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This isn't the question itself, but I need to find the derivative of something to do the question (Problem below)
 one year ago
 one year ago
This isn't the question itself, but I need to find the derivative of something to do the question (Problem below)
 one year ago
 one year ago

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SchrodingerBest ResponseYou've already chosen the best response.1
\[y = x ^{2/3}(2+x).\] What i'm doing is applying the Product Rule for Derivatives like such: \[(x ^{2/3})*\frac{ dy }{ dx }(2+x) + (2+x)\frac{ dy }{ dx }(x ^{2/3})\] From there, I get\[x ^{2/3}+\frac{ 2(2+x) }{ 3\sqrt[3]{x} }\]What i'm doing is then multiplying everything by the denominator and ending up with\[5x+4\] after simplifying, but the answer should be\[\frac{ 5x+4 }{ 3\sqrt[3]{} }\]
 one year ago

SchrodingerBest ResponseYou've already chosen the best response.1
Whoops. Denominator should be \[3\sqrt[3]{x}\]
 one year ago

SchrodingerBest ResponseYou've already chosen the best response.1
Why am I getting \[5x+4\] as opposed to\[\frac{ 5x+4 }{ 3\sqrt[3]{x} }\] ?
 one year ago

Ahmad_ShadabBest ResponseYou've already chosen the best response.0
just take the LCM of denominator and u wl get the answer
 one year ago

SchrodingerBest ResponseYou've already chosen the best response.1
That didn't really help, but let me specifically go through multiplying through the denominator so somebody can see if i'm doing something wrong: \[x ^{2/3}(3\sqrt[3]{x}) = x ^{2/3}*x ^{1/3}*3=x ^{1}*3=x*3=3x\]Right? Then, since the numerator has been multiplied out, I just have \[3x+2(x+2)\]which just simplifies to\[5x+4\]?
 one year ago

Ahmad_ShadabBest ResponseYou've already chosen the best response.0
u got the correct numerator but u forgot the denominator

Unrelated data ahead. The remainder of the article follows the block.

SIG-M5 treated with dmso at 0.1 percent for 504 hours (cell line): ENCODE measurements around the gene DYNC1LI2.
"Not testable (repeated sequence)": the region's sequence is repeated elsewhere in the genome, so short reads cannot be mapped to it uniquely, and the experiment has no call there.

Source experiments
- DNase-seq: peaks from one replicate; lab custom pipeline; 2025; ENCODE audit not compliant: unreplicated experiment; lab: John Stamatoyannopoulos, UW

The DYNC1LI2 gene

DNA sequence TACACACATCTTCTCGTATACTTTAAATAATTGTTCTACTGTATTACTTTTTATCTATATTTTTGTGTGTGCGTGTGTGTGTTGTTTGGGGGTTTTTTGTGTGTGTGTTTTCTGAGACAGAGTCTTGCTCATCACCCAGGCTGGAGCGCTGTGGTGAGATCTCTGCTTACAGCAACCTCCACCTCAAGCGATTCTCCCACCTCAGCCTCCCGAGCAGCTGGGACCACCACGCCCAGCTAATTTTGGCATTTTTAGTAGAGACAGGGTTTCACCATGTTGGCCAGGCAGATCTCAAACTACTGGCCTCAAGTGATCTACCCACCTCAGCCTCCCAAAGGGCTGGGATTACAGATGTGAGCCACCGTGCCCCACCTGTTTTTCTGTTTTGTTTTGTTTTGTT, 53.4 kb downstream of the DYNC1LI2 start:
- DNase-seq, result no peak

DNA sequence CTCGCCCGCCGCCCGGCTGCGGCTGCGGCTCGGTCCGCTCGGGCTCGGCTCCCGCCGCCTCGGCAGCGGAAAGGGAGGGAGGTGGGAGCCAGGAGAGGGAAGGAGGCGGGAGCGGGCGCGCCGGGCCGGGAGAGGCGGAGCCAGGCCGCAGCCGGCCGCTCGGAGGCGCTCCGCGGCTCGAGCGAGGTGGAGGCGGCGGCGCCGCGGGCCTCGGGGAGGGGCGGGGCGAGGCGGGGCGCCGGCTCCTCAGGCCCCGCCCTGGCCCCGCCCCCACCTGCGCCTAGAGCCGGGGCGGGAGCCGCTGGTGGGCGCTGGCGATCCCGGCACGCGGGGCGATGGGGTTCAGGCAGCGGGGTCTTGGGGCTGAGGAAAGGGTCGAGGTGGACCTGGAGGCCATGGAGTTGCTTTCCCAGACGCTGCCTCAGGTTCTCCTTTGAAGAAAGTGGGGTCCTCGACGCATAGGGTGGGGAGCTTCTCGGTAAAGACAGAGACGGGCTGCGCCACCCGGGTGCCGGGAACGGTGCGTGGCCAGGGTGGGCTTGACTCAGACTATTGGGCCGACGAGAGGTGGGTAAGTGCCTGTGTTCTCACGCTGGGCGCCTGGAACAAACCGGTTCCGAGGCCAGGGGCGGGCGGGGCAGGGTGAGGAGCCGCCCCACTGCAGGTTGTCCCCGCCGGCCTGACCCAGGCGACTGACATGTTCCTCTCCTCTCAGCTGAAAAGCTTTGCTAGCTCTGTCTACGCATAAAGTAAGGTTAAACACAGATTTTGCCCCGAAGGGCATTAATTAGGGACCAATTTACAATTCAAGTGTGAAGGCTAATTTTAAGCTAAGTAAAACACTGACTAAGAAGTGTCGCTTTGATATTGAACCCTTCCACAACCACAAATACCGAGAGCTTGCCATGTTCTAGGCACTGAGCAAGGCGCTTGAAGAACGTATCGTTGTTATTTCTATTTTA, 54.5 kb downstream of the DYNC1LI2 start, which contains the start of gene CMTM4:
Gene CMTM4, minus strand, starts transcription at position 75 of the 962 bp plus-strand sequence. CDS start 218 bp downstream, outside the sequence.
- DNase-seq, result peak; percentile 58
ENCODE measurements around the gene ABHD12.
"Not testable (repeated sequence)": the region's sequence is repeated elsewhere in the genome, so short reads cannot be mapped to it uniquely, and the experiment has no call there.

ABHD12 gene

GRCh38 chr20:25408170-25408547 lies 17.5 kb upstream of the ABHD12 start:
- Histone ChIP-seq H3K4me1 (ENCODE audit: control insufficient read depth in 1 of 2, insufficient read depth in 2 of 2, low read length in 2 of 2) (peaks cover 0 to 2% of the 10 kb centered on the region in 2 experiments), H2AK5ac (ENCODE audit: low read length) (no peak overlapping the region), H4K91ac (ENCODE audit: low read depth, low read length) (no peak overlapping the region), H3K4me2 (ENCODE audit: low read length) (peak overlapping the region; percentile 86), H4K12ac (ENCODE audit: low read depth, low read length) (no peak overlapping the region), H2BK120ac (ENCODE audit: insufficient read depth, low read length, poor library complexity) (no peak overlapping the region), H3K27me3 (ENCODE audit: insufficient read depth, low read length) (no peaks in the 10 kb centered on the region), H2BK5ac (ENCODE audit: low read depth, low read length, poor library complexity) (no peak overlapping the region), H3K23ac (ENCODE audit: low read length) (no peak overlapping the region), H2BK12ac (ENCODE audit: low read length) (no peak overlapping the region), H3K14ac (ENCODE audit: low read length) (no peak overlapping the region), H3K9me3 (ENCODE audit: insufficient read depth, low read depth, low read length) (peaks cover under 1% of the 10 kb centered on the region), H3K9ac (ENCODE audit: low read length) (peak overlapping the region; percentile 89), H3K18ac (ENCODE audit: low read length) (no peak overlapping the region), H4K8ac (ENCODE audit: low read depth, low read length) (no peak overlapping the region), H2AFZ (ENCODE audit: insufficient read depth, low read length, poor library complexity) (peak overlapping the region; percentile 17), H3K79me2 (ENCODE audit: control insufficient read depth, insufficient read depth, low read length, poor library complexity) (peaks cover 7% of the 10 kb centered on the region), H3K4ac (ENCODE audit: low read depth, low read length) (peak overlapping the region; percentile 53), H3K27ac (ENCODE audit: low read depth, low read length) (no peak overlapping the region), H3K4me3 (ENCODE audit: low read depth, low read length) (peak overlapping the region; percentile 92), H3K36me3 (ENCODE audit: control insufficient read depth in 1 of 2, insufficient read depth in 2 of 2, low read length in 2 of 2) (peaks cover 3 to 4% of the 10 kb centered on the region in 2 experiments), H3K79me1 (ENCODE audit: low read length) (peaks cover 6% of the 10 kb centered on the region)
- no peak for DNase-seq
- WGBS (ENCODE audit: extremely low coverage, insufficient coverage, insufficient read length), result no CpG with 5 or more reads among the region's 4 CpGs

one year ago

SchrodingerBest ResponseYou've already chosen the best response.1
What does that mean, dude? I know that. You're kind of unclear.
 one year ago

SchrodingerBest ResponseYou've already chosen the best response.1
I'm just curious why, unless I broke math, lol, my method isn't as valid.
 one year ago

stampBest ResponseYou've already chosen the best response.1
\[y=x^{2/3}(2+x)\] u = x^2/3, du = 2/3 x^1/3 v = 2 + x, dv = 1 u dv + v du = y' x^2/3 (1) + (2 + x) 2/3 x^1/3 \[y'=x^{2/3}+\frac{2(2+x)}{3x^{1/3}}\]\[y'=\frac{3x+4+2x}{3x^{1/3}}\]\[y'=\frac{5x+4}{3x^{1/3}}\]verification  http://www.wolframalpha.com/input/?i=derivative+of+x^%282%2F3%29%282%2Bx%29 post a line number if you want to go over any steps more in depth
 one year ago

SchrodingerBest ResponseYou've already chosen the best response.1
(I dunno what that means.) I checked the wolfram page to see if you were referring to the step number in a stepbystep solution, but I don't see one. PS, thank you
 one year ago

SchrodingerBest ResponseYou've already chosen the best response.1
OH. Derp. Just got how your method works. But why is mine still wrong? Shouldn't it just be another way to arrive at the same answer?
 one year ago

stampBest ResponseYou've already chosen the best response.1